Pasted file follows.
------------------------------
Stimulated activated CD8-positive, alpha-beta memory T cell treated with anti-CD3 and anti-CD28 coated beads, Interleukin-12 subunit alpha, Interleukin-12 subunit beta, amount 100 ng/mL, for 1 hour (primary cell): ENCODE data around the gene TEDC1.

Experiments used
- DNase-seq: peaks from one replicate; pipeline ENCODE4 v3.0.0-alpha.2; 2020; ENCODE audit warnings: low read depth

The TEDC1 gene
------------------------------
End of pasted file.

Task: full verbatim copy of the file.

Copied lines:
Stimulated activated CD8-positive, alpha-beta memory T cell treated with anti-CD3 and anti-CD28 coated beads, Interleukin-12 subunit alpha, Interleukin-12 subunit beta, amount 100 ng/mL, for 1 hour (primary cell): ENCODE data around the gene TEDC1.

Experiments used
- DNase-seq: peaks from one replicate; pipeline ENCODE4 v3.0.0-alpha.2; 2020; ENCODE audit warnings: low read depth

The TEDC1 gene